It’s not just what you say — it’s how you say it. And we needed to explore how to say what we needed to say.

A New Voice

Beyond a new model, anew kind of unionist needs to be spoken to in a different kind of way than your average union member. To understand how we needed to speak to hairstylists, we imagined the experience of getting our hair cut.

If this is the emotional journey of getting a fresh new chop…

We spoke about how the voice that we would adopt would need to be flexible enough to provide practical information, proof of credibility, whilst coaching hairstylists into taking baby steps towards standing up for their rights, and eventually inspiring confidence in their own ability to transform the industry.

And hairstylists are the ones that give their clients confidence to transform their look and try something new…our voice needs to be able to play that same role for hairstylists — so that they can transform their industry.

If you’ve ever had an amazing hair stylist who’s talked you into trying something truly bold and new, you’ll appreciate the importance of the hairstylist pep talk: it’s critical. It’s easy to chicken out, but when you have a super stylish, encouraging stylist in your ear giving you ideas on exactly how you can rock that new pixie cut — it’s a lot easier to commit. That’s the feeling we imagined the voice of Hair Stylists Australia creating in members.

If our voice were a person, it would be super ballsy, confidence inspiring, motivational powerhouse who would lend us confidence while we found our feet…we imagine that particular cocktail of human would include ingredients like Cindy Gallop, Mr. Miyagi, Tony Robbins, and Oprah Winfrey. (Hey, when you’re making people up, why not have a little fun, eh?)

If our voice was a person, it would be the rather unholy amalgamation of these four.

A New Launch Strategy: By the Numbers…

To paint a picture of how the HSA has picked up momentum since that first day, here’s a timeline of how the union grew over time:

  • 1 attempt by the NSW gov to deregulate standards
  • 1 petition launched in support of industry standards + regulation
  • 20,000 hairstylists sign on in support
  • 1 calls out for leaders in the hairdressing industry willing to unionise
  • 100 applications received
  • 5 hair ambassadors meet Federal members and voice importance of standards within industry
  • 1 Facebook group to connect hairstylists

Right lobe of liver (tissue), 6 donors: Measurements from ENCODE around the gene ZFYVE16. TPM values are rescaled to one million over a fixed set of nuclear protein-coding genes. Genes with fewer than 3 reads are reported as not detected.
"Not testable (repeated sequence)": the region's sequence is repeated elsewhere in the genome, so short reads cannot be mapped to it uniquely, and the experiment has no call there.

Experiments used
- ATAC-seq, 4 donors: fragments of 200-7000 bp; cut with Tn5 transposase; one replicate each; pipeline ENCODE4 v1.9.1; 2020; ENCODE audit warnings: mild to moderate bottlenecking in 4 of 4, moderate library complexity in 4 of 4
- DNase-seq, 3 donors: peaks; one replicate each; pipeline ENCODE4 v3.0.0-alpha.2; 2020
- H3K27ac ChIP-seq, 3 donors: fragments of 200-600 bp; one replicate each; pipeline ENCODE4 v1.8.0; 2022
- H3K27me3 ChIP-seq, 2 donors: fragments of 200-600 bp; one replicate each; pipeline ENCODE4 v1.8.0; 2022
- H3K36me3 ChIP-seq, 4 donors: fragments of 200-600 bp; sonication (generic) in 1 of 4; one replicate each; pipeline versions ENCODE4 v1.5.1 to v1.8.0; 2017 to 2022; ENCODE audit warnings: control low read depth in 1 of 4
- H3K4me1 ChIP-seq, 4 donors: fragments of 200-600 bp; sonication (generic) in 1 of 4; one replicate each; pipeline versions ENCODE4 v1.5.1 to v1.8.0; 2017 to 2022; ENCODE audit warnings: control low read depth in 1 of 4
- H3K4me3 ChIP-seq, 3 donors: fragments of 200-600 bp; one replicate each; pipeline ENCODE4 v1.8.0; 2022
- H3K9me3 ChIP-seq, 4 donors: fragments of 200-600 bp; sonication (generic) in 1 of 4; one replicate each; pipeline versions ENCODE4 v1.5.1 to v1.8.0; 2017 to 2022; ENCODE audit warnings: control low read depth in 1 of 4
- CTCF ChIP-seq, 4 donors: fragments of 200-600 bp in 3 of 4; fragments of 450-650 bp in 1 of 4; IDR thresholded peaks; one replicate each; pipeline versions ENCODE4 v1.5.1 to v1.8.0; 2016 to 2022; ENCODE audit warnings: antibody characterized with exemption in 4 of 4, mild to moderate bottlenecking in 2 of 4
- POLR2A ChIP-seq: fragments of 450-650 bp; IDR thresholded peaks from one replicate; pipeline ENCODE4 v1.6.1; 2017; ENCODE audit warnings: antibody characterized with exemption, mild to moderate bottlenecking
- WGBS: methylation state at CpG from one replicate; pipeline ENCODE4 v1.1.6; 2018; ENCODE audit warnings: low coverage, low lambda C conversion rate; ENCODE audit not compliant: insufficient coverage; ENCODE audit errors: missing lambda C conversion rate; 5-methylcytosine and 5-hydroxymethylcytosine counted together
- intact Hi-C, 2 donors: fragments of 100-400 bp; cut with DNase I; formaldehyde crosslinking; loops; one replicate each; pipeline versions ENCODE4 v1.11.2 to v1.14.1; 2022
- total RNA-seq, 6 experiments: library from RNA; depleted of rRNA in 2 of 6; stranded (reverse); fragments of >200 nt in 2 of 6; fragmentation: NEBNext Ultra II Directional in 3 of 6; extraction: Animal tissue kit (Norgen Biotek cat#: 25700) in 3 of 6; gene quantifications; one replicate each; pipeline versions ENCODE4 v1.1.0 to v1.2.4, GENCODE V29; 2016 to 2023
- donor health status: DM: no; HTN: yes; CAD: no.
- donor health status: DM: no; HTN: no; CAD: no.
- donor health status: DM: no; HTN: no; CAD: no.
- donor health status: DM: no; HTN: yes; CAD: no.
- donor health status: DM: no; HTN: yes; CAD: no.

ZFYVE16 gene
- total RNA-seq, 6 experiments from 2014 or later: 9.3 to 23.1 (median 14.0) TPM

• 35 invites go out for Hair Stylists Australia kick off day in Sydney
  • 35 ambassadors arrive at Hair Stylists Australia kick off day as total strangers
  • 7 hours of vision setting, agreeing on fees, and crafting goals for the union’s first year
  • 35 ambassadors agree to get in touch with 5 of their contacts within the next 2 weeks to register interest for union
  • 500 — number of interested hairstylists in Facebook group (doubled overnight from 200 to 500)
  • January 2018 — a new union is coming

Where to From Here?

HSA day one was a day of the creation of a shared vision, completely owned by its members. 30 strangers, a night of karaoke, some strong coffee, butchers paper, and a big, bold, shared vision for the industry that recognises hairstylists as the skilled, creative professionals that they are.

The future already looks bright. Hair Stylists Australia is taking applications for ethical salon accreditation (to recognise employers who treat their employees fairly), a jobs board for hairstylists to search for jobs with ethical employers, a hotline and chat service to ask questions about work issues, and a members Facebook group where members can ask each other or union officials for help, advice and support. And this is only the beginning.

Stay tuned.

If you’re a hairstylist, love your hairstylist, or your salon treats its employees fairly, would you do consider sending them here to sign up as a member or an ethical salon, or follow them on Instagram to stay up to date? The Australian Workers Union and Hair Stylists Australia is changing the hairdressing industry for the better — and we’re proud to support them as they launch this new union. ❤️